I had lunch with a friend this week, and our conversation hit a peculiar roadblock: A lot of people are saying the same words — “social justice” — but meaning different things. This is a problem.

When you say “social justice,” what kind of justice are you talking about?

Inigo Montoya, from Princess Bride, saying 'you keep using that word. I do not think it means what you think it means.
Maybe you’re talking about retributive social justice. You might think of this as the eye-for-an-eye, just desserts form of social justice.

Or perhaps you mean something more like restorative social justice, where the wronged and wrong-doers come together in conversation to establish a remedial path forward.

In both cases, you’d be viewing justice through a punitive lens. Maybe that’s not your lens.

You might be talking about legal social justice, with the goal of equal representation and recognition under the law.

Or distributive social justice, where the aim is for everyone to have an equal share of societal resources. The focus here being on outcome. Alternatively, you could care more about process.

That would beΒ procedural social justice, reworking society so everyone has aΒ fair chance at those resources.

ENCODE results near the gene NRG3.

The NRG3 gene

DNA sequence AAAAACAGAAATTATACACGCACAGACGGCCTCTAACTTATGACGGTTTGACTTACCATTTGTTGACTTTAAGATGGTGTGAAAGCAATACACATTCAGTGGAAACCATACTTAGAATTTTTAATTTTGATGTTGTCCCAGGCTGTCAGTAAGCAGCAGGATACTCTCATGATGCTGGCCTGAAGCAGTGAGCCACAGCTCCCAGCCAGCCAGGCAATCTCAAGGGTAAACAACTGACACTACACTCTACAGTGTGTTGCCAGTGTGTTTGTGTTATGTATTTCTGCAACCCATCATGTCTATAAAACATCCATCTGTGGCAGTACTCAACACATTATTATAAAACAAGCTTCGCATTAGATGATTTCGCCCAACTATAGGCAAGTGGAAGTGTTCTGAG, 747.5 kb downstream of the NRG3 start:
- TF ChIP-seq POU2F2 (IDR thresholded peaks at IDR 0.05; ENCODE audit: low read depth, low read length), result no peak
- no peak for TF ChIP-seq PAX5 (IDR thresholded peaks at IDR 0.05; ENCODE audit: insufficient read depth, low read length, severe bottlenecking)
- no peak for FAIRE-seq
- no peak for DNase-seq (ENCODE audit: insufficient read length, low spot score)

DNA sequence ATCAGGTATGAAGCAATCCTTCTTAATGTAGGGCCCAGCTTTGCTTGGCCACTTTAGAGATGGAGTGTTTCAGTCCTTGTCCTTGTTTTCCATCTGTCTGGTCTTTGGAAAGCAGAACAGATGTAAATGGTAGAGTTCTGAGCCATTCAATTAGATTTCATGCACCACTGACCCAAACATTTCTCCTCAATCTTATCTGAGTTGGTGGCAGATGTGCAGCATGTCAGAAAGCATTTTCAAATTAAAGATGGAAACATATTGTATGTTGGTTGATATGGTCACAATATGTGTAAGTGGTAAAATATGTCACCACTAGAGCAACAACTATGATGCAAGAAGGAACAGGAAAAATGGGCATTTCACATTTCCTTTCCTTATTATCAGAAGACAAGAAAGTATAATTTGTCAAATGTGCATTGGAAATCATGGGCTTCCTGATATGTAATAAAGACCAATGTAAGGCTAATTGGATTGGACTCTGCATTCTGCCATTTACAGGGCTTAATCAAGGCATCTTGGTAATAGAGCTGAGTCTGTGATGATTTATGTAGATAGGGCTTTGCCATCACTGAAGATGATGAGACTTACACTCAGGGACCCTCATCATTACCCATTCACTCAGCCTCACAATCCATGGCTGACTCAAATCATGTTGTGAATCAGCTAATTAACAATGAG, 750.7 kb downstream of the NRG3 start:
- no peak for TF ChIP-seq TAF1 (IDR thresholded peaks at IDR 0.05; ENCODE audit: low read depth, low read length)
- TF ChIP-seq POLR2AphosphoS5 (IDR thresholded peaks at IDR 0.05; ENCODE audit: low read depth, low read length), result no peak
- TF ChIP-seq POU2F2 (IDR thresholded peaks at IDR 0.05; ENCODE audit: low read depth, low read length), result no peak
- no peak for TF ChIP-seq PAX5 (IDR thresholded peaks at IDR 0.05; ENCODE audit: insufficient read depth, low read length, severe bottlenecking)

Now, these distinctions matter. I’m not just nit-picking. Because the “What” inevitably leads to corresponding “How”s.

For example, if you meanΒ retributive social justice, the “How” might be:

  • Punishing people who were/are privileged or socially advantaged; and
  • Rewarding people who were/are oppressed or socially marginalized.

The distinctions also matter on the other side of the conversation. Someone might be arguing against something you’re not arguing for.

If you’re just here for the argument, but don’t care about the outcome, I’d call thatΒ rhetorical social justice.

Or maybe you’re not thinking about arguments, outcomes, “How”s, or any of the above — you’re just saying what you’ve been told to say:Β dogmatic social justice.

In any case, it’s obvious we need to start saying what we mean, and being clear about not just what we’re reacting against, but what we’re standing for.